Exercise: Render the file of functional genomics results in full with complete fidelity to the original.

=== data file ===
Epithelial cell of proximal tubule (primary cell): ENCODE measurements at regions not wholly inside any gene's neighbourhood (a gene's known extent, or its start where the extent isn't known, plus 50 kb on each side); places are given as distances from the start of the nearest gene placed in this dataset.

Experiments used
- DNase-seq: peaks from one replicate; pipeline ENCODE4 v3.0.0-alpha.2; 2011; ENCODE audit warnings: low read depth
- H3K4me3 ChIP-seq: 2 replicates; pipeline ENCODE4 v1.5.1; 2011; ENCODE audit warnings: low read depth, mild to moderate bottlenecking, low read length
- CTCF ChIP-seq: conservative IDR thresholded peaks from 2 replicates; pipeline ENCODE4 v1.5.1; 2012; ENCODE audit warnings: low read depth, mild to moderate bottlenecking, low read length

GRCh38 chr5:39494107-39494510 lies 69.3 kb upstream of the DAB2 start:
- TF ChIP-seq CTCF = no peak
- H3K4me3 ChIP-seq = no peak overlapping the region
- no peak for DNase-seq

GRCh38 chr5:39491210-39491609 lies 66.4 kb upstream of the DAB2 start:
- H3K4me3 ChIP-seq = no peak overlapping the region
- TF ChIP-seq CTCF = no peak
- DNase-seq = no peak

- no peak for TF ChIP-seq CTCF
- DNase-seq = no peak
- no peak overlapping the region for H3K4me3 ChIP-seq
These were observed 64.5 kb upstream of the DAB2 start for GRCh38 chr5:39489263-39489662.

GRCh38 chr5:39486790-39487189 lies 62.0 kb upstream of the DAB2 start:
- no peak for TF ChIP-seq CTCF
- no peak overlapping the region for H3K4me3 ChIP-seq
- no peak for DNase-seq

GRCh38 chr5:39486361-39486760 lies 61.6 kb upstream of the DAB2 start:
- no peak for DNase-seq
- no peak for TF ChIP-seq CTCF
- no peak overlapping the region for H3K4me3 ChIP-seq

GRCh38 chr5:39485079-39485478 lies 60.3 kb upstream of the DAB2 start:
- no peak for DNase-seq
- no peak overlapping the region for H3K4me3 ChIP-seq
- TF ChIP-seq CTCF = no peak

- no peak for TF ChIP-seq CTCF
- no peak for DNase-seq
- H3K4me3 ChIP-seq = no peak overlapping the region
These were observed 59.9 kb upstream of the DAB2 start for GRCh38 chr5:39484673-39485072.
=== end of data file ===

Epithelial cell of proximal tubule (primary cell): ENCODE measurements at regions not wholly inside any gene's neighbourhood (a gene's known extent, or its start where the extent isn't known, plus 50 kb on each side); places are given as distances from the start of the nearest gene placed in this dataset.

Experiments used
- DNase-seq: peaks from one replicate; pipeline ENCODE4 v3.0.0-alpha.2; 2011; ENCODE audit warnings: low read depth
- H3K4me3 ChIP-seq: 2 replicates; pipeline ENCODE4 v1.5.1; 2011; ENCODE audit warnings: low read depth, mild to moderate bottlenecking, low read length
- CTCF ChIP-seq: conservative IDR thresholded peaks from 2 replicates; pipeline ENCODE4 v1.5.1; 2012; ENCODE audit warnings: low read depth, mild to moderate bottlenecking, low read length

GRCh38 chr5:39494107-39494510 lies 69.3 kb upstream of the DAB2 start:
- TF ChIP-seq CTCF = no peak
- H3K4me3 ChIP-seq = no peak overlapping the region
- no peak for DNase-seq

GRCh38 chr5:39491210-39491609 lies 66.4 kb upstream of the DAB2 start:
- H3K4me3 ChIP-seq = no peak overlapping the region
- TF ChIP-seq CTCF = no peak
- DNase-seq = no peak

- no peak for TF ChIP-seq CTCF
- DNase-seq = no peak
- no peak overlapping the region for H3K4me3 ChIP-seq
These were observed 64.5 kb upstream of the DAB2 start for GRCh38 chr5:39489263-39489662.

GRCh38 chr5:39486790-39487189 lies 62.0 kb upstream of the DAB2 start:
- no peak for TF ChIP-seq CTCF
- no peak overlapping the region for H3K4me3 ChIP-seq
- no peak for DNase-seq

GRCh38 chr5:39486361-39486760 lies 61.6 kb upstream of the DAB2 start:
- no peak for DNase-seq
- no peak for TF ChIP-seq CTCF
- no peak overlapping the region for H3K4me3 ChIP-seq

GRCh38 chr5:39485079-39485478 lies 60.3 kb upstream of the DAB2 start:
- no peak for DNase-seq
- no peak overlapping the region for H3K4me3 ChIP-seq
- TF ChIP-seq CTCF = no peak

- no peak for TF ChIP-seq CTCF
- no peak for DNase-seq
- H3K4me3 ChIP-seq = no peak overlapping the region
These were observed 59.9 kb upstream of the DAB2 start for GRCh38 chr5:39484673-39485072.